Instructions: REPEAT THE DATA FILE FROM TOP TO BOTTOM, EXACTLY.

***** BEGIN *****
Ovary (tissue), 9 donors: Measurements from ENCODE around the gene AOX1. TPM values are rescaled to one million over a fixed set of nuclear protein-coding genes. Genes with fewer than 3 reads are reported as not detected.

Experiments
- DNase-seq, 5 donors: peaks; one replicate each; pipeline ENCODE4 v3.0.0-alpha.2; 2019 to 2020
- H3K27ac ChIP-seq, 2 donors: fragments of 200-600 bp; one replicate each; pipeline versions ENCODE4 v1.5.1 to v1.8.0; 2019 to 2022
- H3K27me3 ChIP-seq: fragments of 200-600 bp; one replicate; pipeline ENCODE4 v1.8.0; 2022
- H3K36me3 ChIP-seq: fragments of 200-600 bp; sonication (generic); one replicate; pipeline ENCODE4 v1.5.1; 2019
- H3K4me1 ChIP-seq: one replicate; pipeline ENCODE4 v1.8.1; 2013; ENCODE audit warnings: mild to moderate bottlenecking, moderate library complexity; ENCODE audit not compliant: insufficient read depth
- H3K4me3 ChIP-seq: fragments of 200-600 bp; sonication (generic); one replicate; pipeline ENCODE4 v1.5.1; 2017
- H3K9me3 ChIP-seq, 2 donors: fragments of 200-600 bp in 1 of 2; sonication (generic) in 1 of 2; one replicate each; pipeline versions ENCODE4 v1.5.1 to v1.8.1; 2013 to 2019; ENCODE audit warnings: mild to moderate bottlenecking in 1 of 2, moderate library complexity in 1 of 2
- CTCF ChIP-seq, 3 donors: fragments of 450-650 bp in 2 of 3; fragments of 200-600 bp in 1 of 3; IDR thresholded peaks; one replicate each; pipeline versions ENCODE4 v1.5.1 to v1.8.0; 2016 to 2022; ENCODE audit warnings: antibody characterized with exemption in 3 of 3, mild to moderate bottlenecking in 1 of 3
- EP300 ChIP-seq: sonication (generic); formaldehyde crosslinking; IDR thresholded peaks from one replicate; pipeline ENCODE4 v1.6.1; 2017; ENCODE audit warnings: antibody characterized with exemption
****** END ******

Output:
Ovary (tissue), 9 donors: Measurements from ENCODE around the gene AOX1. TPM values are rescaled to one million over a fixed set of nuclear protein-coding genes. Genes with fewer than 3 reads are reported as not detected.

Experiments
- DNase-seq, 5 donors: peaks; one replicate each; pipeline ENCODE4 v3.0.0-alpha.2; 2019 to 2020
- H3K27ac ChIP-seq, 2 donors: fragments of 200-600 bp; one replicate each; pipeline versions ENCODE4 v1.5.1 to v1.8.0; 2019 to 2022
- H3K27me3 ChIP-seq: fragments of 200-600 bp; one replicate; pipeline ENCODE4 v1.8.0; 2022
- H3K36me3 ChIP-seq: fragments of 200-600 bp; sonication (generic); one replicate; pipeline ENCODE4 v1.5.1; 2019
- H3K4me1 ChIP-seq: one replicate; pipeline ENCODE4 v1.8.1; 2013; ENCODE audit warnings: mild to moderate bottlenecking, moderate library complexity; ENCODE audit not compliant: insufficient read depth
- H3K4me3 ChIP-seq: fragments of 200-600 bp; sonication (generic); one replicate; pipeline ENCODE4 v1.5.1; 2017
- H3K9me3 ChIP-seq, 2 donors: fragments of 200-600 bp in 1 of 2; sonication (generic) in 1 of 2; one replicate each; pipeline versions ENCODE4 v1.5.1 to v1.8.1; 2013 to 2019; ENCODE audit warnings: mild to moderate bottlenecking in 1 of 2, moderate library complexity in 1 of 2
- CTCF ChIP-seq, 3 donors: fragments of 450-650 bp in 2 of 3; fragments of 200-600 bp in 1 of 3; IDR thresholded peaks; one replicate each; pipeline versions ENCODE4 v1.5.1 to v1.8.0; 2016 to 2022; ENCODE audit warnings: antibody characterized with exemption in 3 of 3, mild to moderate bottlenecking in 1 of 3
- EP300 ChIP-seq: sonication (generic); formaldehyde crosslinking; IDR thresholded peaks from one replicate; pipeline ENCODE4 v1.6.1; 2017; ENCODE audit warnings: antibody characterized with exemption